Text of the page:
Medium's ‘X-Powered-By' HTTP Header

We all love coffee, right? Some more than others, but there is an inherent stereotype that “nerds” survive off the stuff – I know I tend to rely on a cup of the brown stuff every morning. However to my suprise, it seems a little caffine has dripped into Medium's front-end source code.

By my very nature I’m obsessed with knowing how “stuff” works, I guess that’s why I dismantled an old, broken, washing machine at the age of 5 and decided to try hook it up to an old car battery, almost electrocuting myself – so my father tells me. But after an evening spent analysing Medium's source code I stumbled upon an unusual and quirky HTTP header that was being returned with every request:

X-Powered-By: chemex

After a bit of Googling it appears Chemex is a rather lovely looking manual coffeemaker that was invented in 1941 by Peter Schlumbohm.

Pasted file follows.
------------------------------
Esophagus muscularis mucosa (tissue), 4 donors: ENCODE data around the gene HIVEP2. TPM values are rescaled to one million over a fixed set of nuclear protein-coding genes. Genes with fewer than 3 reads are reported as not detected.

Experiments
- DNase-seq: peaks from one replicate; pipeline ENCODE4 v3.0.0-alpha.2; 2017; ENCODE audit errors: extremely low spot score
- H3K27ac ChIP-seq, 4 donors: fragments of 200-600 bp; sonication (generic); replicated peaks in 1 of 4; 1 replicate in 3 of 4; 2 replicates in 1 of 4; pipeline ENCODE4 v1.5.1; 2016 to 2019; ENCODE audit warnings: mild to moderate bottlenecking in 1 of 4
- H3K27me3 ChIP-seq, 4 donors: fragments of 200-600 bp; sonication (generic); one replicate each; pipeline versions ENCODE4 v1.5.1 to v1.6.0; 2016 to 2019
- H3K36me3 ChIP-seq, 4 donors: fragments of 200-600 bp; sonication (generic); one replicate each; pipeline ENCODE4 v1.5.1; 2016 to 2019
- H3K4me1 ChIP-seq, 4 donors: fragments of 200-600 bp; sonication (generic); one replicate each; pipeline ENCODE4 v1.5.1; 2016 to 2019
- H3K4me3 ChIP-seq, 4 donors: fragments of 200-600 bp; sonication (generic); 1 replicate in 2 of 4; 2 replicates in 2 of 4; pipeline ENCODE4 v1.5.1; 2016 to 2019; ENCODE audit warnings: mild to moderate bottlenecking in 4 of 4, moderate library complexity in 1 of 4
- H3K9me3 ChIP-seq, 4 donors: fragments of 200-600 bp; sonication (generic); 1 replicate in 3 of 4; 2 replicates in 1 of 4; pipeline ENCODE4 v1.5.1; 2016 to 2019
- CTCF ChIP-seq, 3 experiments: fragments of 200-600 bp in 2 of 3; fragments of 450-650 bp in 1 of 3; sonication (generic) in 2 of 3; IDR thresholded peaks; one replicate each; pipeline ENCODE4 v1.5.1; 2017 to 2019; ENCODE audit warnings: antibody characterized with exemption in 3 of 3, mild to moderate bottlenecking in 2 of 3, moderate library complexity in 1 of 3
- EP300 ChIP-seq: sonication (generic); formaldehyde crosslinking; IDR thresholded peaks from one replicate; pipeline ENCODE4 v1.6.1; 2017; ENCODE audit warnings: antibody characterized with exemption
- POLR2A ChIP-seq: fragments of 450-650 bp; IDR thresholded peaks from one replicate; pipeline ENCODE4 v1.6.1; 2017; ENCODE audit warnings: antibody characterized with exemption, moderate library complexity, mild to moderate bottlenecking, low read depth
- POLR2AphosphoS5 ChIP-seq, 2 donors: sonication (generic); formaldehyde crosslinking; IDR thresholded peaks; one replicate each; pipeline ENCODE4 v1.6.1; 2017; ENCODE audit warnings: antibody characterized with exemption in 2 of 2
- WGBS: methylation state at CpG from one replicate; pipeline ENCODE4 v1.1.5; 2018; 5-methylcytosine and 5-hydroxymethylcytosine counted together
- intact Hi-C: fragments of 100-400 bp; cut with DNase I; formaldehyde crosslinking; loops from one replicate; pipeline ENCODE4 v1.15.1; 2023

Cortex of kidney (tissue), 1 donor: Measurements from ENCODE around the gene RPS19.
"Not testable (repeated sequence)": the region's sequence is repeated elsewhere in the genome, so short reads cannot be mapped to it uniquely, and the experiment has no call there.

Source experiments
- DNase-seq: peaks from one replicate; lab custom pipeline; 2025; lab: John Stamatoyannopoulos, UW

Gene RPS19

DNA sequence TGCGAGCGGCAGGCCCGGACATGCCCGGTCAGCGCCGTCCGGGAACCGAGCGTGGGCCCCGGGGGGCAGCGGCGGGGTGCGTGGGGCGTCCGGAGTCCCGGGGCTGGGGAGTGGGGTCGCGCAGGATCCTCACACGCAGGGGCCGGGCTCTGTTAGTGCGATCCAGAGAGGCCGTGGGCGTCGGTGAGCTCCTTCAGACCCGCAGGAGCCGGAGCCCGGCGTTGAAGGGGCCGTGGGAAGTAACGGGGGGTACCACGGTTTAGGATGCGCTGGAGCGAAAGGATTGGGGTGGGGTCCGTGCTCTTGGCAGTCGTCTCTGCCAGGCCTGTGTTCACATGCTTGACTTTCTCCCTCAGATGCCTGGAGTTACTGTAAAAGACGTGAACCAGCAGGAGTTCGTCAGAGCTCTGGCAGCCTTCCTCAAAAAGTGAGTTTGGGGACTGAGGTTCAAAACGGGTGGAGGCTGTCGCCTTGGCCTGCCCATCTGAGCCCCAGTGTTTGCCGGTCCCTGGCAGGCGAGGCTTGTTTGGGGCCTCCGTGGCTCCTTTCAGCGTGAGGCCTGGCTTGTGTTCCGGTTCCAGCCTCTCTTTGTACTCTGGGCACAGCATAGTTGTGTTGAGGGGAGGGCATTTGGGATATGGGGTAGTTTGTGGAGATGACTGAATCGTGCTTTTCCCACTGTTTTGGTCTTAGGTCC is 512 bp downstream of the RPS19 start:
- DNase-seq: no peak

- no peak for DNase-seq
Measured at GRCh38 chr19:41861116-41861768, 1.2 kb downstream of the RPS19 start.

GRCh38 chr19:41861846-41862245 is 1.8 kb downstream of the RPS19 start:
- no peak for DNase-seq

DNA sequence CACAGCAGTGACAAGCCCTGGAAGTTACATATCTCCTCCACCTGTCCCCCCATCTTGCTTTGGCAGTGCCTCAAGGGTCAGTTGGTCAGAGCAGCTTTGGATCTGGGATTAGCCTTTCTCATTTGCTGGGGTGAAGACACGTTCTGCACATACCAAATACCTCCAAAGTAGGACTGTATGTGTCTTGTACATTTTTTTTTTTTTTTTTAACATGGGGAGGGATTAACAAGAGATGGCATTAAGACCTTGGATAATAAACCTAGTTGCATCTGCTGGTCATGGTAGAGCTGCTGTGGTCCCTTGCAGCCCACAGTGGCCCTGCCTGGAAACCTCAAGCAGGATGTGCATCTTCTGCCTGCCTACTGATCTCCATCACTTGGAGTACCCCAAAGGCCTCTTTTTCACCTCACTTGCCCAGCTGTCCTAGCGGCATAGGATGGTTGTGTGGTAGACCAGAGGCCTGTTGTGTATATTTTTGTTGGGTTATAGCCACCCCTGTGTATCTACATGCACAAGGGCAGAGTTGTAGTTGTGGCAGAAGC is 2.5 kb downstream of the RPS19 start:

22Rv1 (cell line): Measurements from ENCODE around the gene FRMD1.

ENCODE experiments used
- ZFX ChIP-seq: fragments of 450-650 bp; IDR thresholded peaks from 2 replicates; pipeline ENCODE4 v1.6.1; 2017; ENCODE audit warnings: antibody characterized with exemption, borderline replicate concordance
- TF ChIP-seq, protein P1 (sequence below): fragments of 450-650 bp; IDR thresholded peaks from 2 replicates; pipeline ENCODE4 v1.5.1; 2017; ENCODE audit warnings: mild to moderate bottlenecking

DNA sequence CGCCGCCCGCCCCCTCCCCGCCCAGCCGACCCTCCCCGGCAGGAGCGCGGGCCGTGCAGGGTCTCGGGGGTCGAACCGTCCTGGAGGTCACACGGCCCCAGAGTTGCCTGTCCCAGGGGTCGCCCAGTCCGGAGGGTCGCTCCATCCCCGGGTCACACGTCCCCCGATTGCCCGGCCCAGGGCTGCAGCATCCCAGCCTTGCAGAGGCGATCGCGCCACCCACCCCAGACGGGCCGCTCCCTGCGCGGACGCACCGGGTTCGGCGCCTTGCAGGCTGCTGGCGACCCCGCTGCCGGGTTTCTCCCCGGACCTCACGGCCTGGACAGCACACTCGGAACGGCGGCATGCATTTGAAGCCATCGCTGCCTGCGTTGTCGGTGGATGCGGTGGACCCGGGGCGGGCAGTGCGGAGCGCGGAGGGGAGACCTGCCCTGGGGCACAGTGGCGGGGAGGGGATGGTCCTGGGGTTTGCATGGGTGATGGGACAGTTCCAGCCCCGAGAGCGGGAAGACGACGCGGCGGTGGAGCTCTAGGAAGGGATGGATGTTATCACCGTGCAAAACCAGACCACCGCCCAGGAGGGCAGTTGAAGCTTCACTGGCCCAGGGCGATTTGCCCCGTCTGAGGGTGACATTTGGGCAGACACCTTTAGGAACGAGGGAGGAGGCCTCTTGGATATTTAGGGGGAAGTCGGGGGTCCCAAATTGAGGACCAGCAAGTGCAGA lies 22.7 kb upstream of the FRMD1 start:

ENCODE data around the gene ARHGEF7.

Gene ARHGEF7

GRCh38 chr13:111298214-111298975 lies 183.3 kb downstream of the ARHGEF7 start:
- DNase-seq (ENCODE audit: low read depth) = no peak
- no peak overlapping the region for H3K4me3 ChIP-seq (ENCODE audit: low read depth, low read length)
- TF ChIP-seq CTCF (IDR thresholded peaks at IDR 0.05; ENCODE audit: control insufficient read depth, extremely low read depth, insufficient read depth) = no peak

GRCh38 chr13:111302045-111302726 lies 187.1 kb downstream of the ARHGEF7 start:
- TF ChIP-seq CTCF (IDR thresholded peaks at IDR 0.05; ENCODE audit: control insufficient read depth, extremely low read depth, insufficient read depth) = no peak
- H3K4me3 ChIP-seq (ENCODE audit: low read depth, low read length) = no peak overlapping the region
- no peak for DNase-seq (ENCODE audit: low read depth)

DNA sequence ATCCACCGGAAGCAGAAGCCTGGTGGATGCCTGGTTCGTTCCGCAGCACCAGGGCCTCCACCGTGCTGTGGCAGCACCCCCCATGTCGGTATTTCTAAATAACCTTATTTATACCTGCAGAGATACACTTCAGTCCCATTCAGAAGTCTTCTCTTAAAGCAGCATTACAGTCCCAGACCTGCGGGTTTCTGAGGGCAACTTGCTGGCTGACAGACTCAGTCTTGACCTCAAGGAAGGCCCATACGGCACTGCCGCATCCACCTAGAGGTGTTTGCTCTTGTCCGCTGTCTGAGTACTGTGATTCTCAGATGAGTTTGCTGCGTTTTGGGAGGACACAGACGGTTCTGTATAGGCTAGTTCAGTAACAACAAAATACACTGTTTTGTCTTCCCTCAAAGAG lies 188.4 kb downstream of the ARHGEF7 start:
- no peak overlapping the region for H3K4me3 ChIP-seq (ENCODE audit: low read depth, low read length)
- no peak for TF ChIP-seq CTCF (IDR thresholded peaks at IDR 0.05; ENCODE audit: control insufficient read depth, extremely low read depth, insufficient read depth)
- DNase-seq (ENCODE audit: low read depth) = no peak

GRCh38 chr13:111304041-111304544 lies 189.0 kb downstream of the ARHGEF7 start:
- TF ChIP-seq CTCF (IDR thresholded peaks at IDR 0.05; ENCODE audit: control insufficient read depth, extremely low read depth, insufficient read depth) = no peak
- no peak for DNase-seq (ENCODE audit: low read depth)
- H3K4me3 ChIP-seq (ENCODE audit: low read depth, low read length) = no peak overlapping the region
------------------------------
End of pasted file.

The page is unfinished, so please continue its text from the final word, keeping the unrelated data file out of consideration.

Photo of a Chemex by coffee-channel.com

It appears there are quite a few websites that have 'hidden', unconventional and quirky HTTP headers. There is a pretty extensive list that's been provided by the folk at nextthing.org (and also Pingdom).

P.s If you havn't stumled upon Medium's humans.txt file yet I encourgae you to check it out, one of neatest I’ve come across in some time with some rather brilliant copywriting.

Update: April 2014

After moving some of my old posts from Medium to Ghost, I rechecked the facts within the article and discovered that Medium are now displaying another rather humerous HTTP header:

X-Powered-By: Food


Mike Stephens @bitbytebit